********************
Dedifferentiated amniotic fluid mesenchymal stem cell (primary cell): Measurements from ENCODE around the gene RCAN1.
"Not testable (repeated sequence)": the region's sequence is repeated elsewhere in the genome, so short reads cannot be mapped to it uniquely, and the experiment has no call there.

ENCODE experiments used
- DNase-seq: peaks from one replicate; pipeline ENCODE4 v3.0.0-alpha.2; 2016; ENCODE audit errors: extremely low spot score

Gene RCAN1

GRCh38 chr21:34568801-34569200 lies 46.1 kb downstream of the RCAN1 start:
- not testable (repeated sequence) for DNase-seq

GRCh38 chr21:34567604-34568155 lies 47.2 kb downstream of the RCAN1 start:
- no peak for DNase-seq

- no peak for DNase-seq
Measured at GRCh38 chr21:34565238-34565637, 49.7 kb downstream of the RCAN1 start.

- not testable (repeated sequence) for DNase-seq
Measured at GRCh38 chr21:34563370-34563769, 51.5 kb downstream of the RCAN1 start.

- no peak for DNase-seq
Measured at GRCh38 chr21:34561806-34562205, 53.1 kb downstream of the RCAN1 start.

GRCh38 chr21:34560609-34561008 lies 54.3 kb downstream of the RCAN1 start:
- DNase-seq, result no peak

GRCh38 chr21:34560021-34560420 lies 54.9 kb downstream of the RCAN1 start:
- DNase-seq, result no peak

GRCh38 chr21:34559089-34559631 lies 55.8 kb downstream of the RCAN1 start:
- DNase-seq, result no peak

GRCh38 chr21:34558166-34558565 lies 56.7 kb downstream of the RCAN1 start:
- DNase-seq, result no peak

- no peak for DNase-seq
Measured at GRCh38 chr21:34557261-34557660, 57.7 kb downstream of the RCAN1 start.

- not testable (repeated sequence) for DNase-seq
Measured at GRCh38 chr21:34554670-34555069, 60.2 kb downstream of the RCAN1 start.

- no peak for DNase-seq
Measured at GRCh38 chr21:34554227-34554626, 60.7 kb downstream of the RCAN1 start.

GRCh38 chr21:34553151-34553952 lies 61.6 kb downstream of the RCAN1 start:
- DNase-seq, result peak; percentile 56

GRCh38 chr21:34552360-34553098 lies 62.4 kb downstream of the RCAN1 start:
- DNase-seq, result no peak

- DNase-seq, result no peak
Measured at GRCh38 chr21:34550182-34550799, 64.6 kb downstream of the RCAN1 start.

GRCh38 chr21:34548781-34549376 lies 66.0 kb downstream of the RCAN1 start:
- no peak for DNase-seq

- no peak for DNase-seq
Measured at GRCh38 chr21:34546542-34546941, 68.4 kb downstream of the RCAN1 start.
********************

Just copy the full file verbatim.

Dedifferentiated amniotic fluid mesenchymal stem cell (primary cell): Measurements from ENCODE around the gene RCAN1.
"Not testable (repeated sequence)": the region's sequence is repeated elsewhere in the genome, so short reads cannot be mapped to it uniquely, and the experiment has no call there.

ENCODE experiments used
- DNase-seq: peaks from one replicate; pipeline ENCODE4 v3.0.0-alpha.2; 2016; ENCODE audit errors: extremely low spot score

Gene RCAN1

GRCh38 chr21:34568801-34569200 lies 46.1 kb downstream of the RCAN1 start:
- not testable (repeated sequence) for DNase-seq

GRCh38 chr21:34567604-34568155 lies 47.2 kb downstream of the RCAN1 start:
- no peak for DNase-seq

- no peak for DNase-seq
Measured at GRCh38 chr21:34565238-34565637, 49.7 kb downstream of the RCAN1 start.

- not testable (repeated sequence) for DNase-seq
Measured at GRCh38 chr21:34563370-34563769, 51.5 kb downstream of the RCAN1 start.

- no peak for DNase-seq
Measured at GRCh38 chr21:34561806-34562205, 53.1 kb downstream of the RCAN1 start.

GRCh38 chr21:34560609-34561008 lies 54.3 kb downstream of the RCAN1 start:
- DNase-seq, result no peak

GRCh38 chr21:34560021-34560420 lies 54.9 kb downstream of the RCAN1 start:
- DNase-seq, result no peak

GRCh38 chr21:34559089-34559631 lies 55.8 kb downstream of the RCAN1 start:
- DNase-seq, result no peak

GRCh38 chr21:34558166-34558565 lies 56.7 kb downstream of the RCAN1 start:
- DNase-seq, result no peak

- no peak for DNase-seq
Measured at GRCh38 chr21:34557261-34557660, 57.7 kb downstream of the RCAN1 start.

- not testable (repeated sequence) for DNase-seq
Measured at GRCh38 chr21:34554670-34555069, 60.2 kb downstream of the RCAN1 start.

- no peak for DNase-seq
Measured at GRCh38 chr21:34554227-34554626, 60.7 kb downstream of the RCAN1 start.

GRCh38 chr21:34553151-34553952 lies 61.6 kb downstream of the RCAN1 start:
- DNase-seq, result peak; percentile 56

GRCh38 chr21:34552360-34553098 lies 62.4 kb downstream of the RCAN1 start:
- DNase-seq, result no peak

- DNase-seq, result no peak
Measured at GRCh38 chr21:34550182-34550799, 64.6 kb downstream of the RCAN1 start.

GRCh38 chr21:34548781-34549376 lies 66.0 kb downstream of the RCAN1 start:
- no peak for DNase-seq

- no peak for DNase-seq
Measured at GRCh38 chr21:34546542-34546941, 68.4 kb downstream of the RCAN1 start.